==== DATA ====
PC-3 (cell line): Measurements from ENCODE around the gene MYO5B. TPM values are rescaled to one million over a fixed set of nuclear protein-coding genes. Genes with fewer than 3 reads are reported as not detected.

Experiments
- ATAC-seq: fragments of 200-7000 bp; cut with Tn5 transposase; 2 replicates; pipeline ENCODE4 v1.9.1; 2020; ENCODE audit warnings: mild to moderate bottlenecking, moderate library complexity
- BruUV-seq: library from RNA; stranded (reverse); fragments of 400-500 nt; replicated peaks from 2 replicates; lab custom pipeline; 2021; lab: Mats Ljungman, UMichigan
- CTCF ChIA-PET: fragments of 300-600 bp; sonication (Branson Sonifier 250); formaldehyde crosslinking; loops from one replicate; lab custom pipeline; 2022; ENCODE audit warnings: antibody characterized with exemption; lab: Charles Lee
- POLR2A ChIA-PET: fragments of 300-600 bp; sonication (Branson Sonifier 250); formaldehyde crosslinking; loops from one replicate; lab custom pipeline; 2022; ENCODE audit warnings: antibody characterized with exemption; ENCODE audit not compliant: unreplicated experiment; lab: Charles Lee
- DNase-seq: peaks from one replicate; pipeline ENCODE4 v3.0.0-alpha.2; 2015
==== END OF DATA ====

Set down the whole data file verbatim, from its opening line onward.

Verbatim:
PC-3 (cell line): Measurements from ENCODE around the gene MYO5B. TPM values are rescaled to one million over a fixed set of nuclear protein-coding genes. Genes with fewer than 3 reads are reported as not detected.

Experiments
- ATAC-seq: fragments of 200-7000 bp; cut with Tn5 transposase; 2 replicates; pipeline ENCODE4 v1.9.1; 2020; ENCODE audit warnings: mild to moderate bottlenecking, moderate library complexity
- BruUV-seq: library from RNA; stranded (reverse); fragments of 400-500 nt; replicated peaks from 2 replicates; lab custom pipeline; 2021; lab: Mats Ljungman, UMichigan
- CTCF ChIA-PET: fragments of 300-600 bp; sonication (Branson Sonifier 250); formaldehyde crosslinking; loops from one replicate; lab custom pipeline; 2022; ENCODE audit warnings: antibody characterized with exemption; lab: Charles Lee
- POLR2A ChIA-PET: fragments of 300-600 bp; sonication (Branson Sonifier 250); formaldehyde crosslinking; loops from one replicate; lab custom pipeline; 2022; ENCODE audit warnings: antibody characterized with exemption; ENCODE audit not compliant: unreplicated experiment; lab: Charles Lee
- DNase-seq: peaks from one replicate; pipeline ENCODE4 v3.0.0-alpha.2; 2015